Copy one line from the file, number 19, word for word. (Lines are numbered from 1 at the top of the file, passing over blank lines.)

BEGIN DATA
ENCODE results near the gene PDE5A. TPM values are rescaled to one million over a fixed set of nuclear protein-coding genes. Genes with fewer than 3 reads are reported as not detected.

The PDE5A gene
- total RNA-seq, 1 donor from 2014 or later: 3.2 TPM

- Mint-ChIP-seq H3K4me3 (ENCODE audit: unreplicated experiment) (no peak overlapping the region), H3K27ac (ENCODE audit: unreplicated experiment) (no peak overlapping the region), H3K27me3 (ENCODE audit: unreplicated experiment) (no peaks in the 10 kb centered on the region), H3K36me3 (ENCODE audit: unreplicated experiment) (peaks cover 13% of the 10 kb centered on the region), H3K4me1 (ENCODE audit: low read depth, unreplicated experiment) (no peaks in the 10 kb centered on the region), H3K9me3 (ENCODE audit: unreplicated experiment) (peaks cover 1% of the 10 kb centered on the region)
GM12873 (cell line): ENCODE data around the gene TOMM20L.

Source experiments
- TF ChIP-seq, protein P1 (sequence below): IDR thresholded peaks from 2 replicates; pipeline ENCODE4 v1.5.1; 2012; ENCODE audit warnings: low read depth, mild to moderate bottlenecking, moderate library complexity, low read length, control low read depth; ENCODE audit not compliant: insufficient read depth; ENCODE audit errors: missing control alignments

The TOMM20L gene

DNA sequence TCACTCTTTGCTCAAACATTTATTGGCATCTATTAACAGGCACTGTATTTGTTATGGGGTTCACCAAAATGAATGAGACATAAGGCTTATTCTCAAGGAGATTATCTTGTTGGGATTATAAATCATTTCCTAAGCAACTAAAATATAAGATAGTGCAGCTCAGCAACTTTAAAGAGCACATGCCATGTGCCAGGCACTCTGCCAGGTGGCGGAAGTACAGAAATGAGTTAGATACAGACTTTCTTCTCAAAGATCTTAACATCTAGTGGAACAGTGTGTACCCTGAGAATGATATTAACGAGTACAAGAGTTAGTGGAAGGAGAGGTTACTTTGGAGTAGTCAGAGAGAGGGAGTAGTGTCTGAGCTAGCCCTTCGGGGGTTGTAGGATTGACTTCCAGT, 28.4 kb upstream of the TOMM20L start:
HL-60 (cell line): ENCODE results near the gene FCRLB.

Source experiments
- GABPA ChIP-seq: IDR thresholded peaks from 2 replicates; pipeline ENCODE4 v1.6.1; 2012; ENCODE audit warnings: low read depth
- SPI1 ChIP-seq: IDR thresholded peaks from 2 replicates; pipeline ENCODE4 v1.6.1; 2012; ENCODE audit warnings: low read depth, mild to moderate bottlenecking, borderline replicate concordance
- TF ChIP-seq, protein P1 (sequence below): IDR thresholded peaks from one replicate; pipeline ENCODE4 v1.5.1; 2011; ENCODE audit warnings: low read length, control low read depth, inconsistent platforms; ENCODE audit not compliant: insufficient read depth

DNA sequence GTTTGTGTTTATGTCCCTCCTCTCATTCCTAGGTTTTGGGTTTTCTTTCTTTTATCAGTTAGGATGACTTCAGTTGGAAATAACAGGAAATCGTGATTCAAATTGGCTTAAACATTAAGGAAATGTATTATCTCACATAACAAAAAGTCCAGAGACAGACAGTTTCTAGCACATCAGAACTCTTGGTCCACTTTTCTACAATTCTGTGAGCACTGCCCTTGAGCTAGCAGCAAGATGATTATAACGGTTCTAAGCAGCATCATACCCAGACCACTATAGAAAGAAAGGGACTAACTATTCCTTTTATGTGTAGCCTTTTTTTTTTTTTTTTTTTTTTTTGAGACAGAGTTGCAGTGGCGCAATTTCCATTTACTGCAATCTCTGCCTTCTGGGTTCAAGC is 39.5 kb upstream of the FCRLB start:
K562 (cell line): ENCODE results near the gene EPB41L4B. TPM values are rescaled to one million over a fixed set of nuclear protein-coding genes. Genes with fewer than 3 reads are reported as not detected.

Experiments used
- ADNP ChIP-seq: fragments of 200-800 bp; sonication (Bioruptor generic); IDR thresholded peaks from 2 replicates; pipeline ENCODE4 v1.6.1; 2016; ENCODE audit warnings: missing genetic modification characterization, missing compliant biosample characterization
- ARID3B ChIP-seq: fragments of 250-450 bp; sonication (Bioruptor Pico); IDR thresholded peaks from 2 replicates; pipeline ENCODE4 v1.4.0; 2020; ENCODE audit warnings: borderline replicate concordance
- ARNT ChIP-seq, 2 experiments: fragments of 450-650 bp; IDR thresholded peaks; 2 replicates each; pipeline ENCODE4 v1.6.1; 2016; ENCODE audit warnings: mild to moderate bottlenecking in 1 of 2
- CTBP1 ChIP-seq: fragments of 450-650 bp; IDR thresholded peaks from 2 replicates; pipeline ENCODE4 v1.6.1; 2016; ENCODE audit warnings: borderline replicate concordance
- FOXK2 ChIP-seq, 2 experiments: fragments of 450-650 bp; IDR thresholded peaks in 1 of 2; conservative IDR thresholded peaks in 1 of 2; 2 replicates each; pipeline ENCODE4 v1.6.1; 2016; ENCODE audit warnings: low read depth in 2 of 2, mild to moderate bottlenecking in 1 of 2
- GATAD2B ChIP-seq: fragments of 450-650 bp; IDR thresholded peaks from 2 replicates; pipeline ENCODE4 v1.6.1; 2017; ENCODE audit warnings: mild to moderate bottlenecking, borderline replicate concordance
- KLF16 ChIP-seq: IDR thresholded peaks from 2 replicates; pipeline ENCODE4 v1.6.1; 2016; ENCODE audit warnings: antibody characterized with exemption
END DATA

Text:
- ARID3B ChIP-seq: fragments of 250-450 bp; sonication (Bioruptor Pico); IDR thresholded peaks from 2 replicates; pipeline ENCODE4 v1.4.0; 2020; ENCODE audit warnings: borderline replicate concordance